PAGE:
OVERALL - I've fallen in love with this game and love discovering new locations and character personalities each playthrough. The story is captivating, and I personally love the idea and implementation of the chase scenes. The graphics are great looking on the wii, and the voice acting and music are both wonderful to hear. The length would be the only potential downfall, but the replay value easily balances it out. This game has made me excited to try other games in the same series, which is probably one of the best things a game can do. I highly recommend this game to those looking for a creepy, light horror game with adventure elements mixed in with it.
"Silent Hill: Shattered Memories" preserves the main story concept from Silent Hill's first game: You are Harry Mason, trapped in the town of Silent Hill looking for your daughter Cheryl. However, while the original was about defeating monsters and solving puzzles, this game is based on differing story paths based on the player's choices and actions. Some of these choices are more obvious - for example, the game begins with a psychological survey. Others, like where your eyes focus during certain scenes, are more subtly recorded. Like in Silent Hill 2, every action - even out of cutscenes - can potentially alter the course of events; this isn't limited to the development of the plot, but also things like the appearance and behavior of certain characters.
The game is divided up into three major game modes: "cutscene", "exploration", and "escape". Cutscenes in this game are for the most part semi-interactive. You can look around, fiddle with things, and so on during cutscenes. In some cases, the Wiimote will be used to agree/disagree by "nodding" or "shaking" your field of vision. Some factors, like where your eyes look during cutscenes, are not explicitly noted by the game, but are registered nonetheless. The trick is figuring out what the game "cares" about and what it doesn't - but the process of discovery is interesting in its own right.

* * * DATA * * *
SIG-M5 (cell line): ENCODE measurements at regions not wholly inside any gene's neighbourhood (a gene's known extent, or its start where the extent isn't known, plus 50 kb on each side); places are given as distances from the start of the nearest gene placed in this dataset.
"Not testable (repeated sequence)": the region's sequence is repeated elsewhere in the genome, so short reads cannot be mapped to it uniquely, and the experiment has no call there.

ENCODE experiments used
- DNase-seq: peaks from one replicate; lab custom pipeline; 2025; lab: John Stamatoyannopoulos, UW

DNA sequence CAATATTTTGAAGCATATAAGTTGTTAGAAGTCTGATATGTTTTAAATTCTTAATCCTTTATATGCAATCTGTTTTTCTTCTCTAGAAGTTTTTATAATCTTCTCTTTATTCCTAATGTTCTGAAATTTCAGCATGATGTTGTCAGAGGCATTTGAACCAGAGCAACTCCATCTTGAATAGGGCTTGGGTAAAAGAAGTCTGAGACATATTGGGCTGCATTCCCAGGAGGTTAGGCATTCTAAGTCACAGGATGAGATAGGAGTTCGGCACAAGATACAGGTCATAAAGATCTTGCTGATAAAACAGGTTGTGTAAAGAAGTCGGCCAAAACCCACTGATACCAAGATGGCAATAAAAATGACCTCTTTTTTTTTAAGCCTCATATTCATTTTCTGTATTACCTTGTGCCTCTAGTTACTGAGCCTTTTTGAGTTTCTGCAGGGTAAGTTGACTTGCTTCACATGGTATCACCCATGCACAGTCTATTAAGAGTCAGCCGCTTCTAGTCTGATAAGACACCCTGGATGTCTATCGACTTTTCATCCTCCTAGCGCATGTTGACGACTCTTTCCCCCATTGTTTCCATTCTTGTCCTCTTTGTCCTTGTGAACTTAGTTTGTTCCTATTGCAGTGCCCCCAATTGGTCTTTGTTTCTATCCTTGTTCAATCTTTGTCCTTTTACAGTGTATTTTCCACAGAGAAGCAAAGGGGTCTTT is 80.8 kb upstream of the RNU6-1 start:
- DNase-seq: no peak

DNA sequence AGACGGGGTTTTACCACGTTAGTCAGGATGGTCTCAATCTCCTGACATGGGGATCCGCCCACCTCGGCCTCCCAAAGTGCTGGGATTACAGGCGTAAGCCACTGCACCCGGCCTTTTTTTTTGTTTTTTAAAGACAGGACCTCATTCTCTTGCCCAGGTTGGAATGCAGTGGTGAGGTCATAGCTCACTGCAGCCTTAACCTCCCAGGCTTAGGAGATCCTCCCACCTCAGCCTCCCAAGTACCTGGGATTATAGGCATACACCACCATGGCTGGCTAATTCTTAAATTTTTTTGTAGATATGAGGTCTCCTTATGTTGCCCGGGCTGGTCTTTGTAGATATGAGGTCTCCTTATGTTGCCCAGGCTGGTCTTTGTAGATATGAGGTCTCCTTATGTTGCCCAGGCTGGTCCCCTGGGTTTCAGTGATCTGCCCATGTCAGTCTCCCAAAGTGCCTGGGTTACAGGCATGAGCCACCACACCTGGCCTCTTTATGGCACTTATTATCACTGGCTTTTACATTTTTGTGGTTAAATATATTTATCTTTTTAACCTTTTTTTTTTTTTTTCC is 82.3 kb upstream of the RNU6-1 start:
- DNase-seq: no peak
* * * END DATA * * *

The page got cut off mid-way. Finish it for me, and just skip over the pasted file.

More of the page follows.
Exploration scenes make up the majority of the game. Unlike in previous games, there is no combat, so exploration consists largely of trying to find keys and so on. The only "encounters" are ghostly images and messages that the player can discover, which are fairly unsettling, but it lacks the oppressive atmosphere of previous Silent Hill games. Until I realized this, it had a lot more potential for scary stuff, but the only combat-like portions are put into very identifiable sections: the "escape" sections. In Escape scenes, Harry has to run from monsters; it's fast-paced and more about evasion than defeating enemies. Usable doors are marked with a teal glow, though they may not be the "right" route or the "best" route. Some interactive environmental pieces will slow down enemies or can be used to evade them, like lockers (can be hidden in) or windows (can be jumped through). These scenes are fast-paced enough to be disconcerting, but the way they're "sectioned off" means that the tension in general is sort of weird. Rather than being something that can happen anytime, these sequences are very distinct and reflect a major gameplay change. This negatively affects the atmosphere of paranoia the game tries to foster.
Essentially, the most interesting part of the game is how choices affect gameplay. The actual branching paths may be relatively limited, but you do get a sense of "the way you choose" actually determining what happens. It's a game where the player is constantly being judged, even if they don't know what for. If choices are made honestly, the game says something about the player, too. It's not just the usual "pick dialogue options" set-up; occasionally, there will be an activity like coloring a house or hearing a story and determining who the "guilty" party is. It's a neat attempt to actually explore different methods of interaction.
The graphics aren't great, but the animation is smooth and fluid. The environments don't feel as scary as previous Silent Hill games, but this is most likely because the blood and rust theme of previous games is replaced by a snow-and-ice theme. The interface is pretty good, especially since Harry's phone serves as the primary menu system.
Overall, Shattered Memories is a good addition to the Silent Hill series while being radically different, gameplay-wise, than the other games. It's not quite as expansive as it could be, but it definitely feels like your choices and actions have consequences. For this reason alone, it's worth trying out.
We purchased Silent Hill Shattered Memories from Amazon with our own funds.